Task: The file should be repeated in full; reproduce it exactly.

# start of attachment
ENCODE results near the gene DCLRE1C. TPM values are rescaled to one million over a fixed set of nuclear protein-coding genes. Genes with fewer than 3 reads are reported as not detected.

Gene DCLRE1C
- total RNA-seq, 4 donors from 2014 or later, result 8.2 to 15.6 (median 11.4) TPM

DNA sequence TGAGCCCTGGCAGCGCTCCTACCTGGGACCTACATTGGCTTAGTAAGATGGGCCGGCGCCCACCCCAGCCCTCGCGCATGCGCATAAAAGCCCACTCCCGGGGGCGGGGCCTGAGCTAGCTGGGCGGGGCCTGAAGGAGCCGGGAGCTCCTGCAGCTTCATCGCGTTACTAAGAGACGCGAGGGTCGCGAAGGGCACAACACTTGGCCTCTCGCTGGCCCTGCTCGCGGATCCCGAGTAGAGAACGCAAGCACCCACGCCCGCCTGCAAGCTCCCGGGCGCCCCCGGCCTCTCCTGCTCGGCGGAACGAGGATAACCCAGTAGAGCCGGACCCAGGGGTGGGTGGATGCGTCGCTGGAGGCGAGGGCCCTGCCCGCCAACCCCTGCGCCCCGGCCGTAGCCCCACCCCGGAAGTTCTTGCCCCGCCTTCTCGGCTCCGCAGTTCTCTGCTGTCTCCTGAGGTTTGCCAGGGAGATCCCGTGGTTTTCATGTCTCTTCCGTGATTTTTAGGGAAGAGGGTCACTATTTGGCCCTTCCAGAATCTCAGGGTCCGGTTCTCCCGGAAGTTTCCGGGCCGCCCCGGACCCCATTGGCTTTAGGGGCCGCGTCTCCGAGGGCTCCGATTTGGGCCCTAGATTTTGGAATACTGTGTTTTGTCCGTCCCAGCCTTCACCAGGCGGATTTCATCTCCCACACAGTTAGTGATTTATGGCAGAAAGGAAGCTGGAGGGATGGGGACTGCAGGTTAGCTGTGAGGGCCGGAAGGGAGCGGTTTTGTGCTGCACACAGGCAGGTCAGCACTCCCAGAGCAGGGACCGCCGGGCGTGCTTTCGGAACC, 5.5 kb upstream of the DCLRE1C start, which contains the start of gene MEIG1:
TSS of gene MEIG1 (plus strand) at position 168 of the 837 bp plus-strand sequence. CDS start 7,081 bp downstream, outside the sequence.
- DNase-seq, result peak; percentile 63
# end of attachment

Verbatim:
ENCODE results near the gene DCLRE1C. TPM values are rescaled to one million over a fixed set of nuclear protein-coding genes. Genes with fewer than 3 reads are reported as not detected.

Gene DCLRE1C
- total RNA-seq, 4 donors from 2014 or later, result 8.2 to 15.6 (median 11.4) TPM

DNA sequence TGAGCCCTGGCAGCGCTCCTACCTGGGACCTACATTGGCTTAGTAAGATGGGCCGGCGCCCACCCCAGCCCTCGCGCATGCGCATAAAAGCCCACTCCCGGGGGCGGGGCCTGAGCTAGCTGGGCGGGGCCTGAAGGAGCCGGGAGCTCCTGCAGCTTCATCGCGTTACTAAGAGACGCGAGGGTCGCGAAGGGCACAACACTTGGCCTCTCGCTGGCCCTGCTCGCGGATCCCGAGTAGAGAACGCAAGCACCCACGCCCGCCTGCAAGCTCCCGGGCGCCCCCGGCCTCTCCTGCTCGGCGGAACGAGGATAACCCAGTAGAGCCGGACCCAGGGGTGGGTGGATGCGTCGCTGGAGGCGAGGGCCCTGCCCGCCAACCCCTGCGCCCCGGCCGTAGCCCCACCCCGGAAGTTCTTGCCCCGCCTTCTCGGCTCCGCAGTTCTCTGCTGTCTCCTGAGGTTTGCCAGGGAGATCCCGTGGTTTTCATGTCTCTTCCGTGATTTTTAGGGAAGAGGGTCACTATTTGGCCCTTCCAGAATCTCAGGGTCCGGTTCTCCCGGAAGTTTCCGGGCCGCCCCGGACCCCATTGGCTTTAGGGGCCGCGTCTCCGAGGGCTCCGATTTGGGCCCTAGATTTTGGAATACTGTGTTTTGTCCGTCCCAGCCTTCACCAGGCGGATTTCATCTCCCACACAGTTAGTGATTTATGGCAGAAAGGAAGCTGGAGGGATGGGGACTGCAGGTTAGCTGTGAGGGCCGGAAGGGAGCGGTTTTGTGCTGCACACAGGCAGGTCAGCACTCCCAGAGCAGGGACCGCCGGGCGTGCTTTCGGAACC, 5.5 kb upstream of the DCLRE1C start, which contains the start of gene MEIG1:
TSS of gene MEIG1 (plus strand) at position 168 of the 837 bp plus-strand sequence. CDS start 7,081 bp downstream, outside the sequence.
- DNase-seq, result peak; percentile 63